A journey from Kangerlussuaq, Greenland to Kugluktuk, Nunavut. Travel aboard the Ocean Endeavour in comfort. Our fleet of Zodiacs will take us where the action is—the heart of history.
Our voyage begins in Greenland, home to mighty icebergs, dramatic fjords, and calving glaciers! Colorful villages offer rich culture. Crossing the Davis Strait, we’ll explore the Baffin Island coast. We’re on the watch for whales, birds and bears. Zodiacs stand by for excursions; visit Franklin expedition graves at Beechey Island. Follow in the wakes of Franklin, Rae, Amundsen and many more polar explorers.
Meet the Inuit who call the Arctic home. Travel with scientists, artists, musicians, local culturalists, and historians—all of whom are drawn magnetically north. Sail the great sea-route at the top of the world. The Northwest Passage calls you, too!
• Cross the Arctic Circle as you sail the length of Sondre Stromfjord—105 miles!
• Cruise among icebergs at Ilulissat Icefjord, (UNESCO World Heritage Site)
• Visit Queen Maud Gulf, home to the wrecks of the Franklin ships, HMS Erebus and Terror
• Enjoy an Inuit cultural welcome in Qikiqtarjuaq (Broughton Island)
• Watch for marine mammals and wildlife in Tallurutiup Imanga (Lancaster Sound), a Marine Protected Area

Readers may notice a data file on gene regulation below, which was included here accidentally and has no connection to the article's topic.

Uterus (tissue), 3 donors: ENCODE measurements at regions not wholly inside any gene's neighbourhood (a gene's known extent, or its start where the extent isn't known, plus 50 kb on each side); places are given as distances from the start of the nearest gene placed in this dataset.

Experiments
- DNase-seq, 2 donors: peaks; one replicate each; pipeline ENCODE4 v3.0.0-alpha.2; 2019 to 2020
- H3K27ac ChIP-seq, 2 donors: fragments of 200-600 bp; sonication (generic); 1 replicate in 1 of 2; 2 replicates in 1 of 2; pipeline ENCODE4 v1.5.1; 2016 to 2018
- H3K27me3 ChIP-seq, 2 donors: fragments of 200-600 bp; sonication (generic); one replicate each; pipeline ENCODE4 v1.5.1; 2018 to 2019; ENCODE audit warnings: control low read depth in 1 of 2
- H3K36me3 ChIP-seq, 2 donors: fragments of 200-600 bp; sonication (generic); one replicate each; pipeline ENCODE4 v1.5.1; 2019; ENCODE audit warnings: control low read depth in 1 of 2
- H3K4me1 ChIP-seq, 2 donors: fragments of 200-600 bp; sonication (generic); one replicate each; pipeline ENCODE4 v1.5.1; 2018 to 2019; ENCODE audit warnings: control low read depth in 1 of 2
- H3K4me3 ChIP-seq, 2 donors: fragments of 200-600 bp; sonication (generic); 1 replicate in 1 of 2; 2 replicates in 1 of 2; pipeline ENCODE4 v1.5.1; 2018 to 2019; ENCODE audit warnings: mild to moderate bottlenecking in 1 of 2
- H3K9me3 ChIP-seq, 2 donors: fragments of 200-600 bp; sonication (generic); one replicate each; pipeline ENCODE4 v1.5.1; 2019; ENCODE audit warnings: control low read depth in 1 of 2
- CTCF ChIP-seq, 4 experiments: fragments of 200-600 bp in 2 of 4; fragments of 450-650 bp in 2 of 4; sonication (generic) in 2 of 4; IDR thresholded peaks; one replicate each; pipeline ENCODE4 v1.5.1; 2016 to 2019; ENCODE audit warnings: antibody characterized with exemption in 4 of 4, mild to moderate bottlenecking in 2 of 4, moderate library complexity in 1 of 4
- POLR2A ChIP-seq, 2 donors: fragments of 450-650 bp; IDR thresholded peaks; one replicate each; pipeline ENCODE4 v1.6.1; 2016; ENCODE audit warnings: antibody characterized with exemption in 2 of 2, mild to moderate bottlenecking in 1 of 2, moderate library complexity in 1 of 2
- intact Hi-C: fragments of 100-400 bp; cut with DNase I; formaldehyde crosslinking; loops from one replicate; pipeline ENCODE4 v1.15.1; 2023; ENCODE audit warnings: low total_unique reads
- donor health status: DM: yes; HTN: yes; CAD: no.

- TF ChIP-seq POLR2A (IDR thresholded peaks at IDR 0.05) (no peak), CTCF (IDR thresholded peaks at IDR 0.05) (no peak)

• Explore Nunavut's rarely visited national parks
• Pass continental North America's northernmost point at Bellot Strait
• Seek polar bears, seabirds, and other Arctic wildlife in pristine natural environment
Aug 24 - Sep 09, 2022 (17 days)
Sep 09 - Sep 25, 2022 (17 days – slightly different itinerary in reverse)
Day 1 — Kangerlussuaq
Kangerlussuaq is a former US Air Force base and Greenland’s primary flight hub. After our charter flight from Toronto, we will be bused along Greenland’s longest road—less than twelve miles (20 km)—to the port. Zodiacs will be waiting to transfer us to the Ocean Endeavour.
Sondre Stromfjord is one of the longest fjords in the world and boasts 105 miles (168 km) of superb scenery. We begin our adventure by sailing down this dramatic fjord, crossing the Arctic Circle as we go.
Day 2 — Sisimiut Coast
People have lived in the Sisimiut area for 4,500 years. For the first 2,000 years, the people of the Saqqaq culture occupied the area. Approximately 2,500 years ago, new people brought the Dorset culture to the Sisimiut area. They lived here for 1,500 years and were followed by the people of the Thule culture—the ancestors of the current population. All these cultures came from Canada. The people primarily lived on fish, birds and mammals such as whales and seals. The ice-free conditions in the sea around Sisimiut, including some of Greenland’s deepest fjords, allow us to sail in waters that are home to many whales and seals.
Day 3 — Ilulissat
Ilulissat translates literally into “iceberg”, an apt name for this site at the mouth of the Ilulissat Icefjord—a UNESCO World Heritage Site. The icefjord is the outlet of the Sermeq Kujalleq glacier, source of many of the icebergs in the North Atlantic.
Here, we will cruise in our fleet of Zodiacs to appreciate the icebergs. And we’ll also visit the bustling town of Ilulissat, with its museums, cafes, craft shops, and busy fishing harbor.
Days 4 & 5— Western Greenland
Our adventure builds as we explore by ship and Zodiac along the west coast of Greenland. Here we find spectacular fjords, where we will be watching for marine life in majestic and inspiring landscapes dotted with icebergs.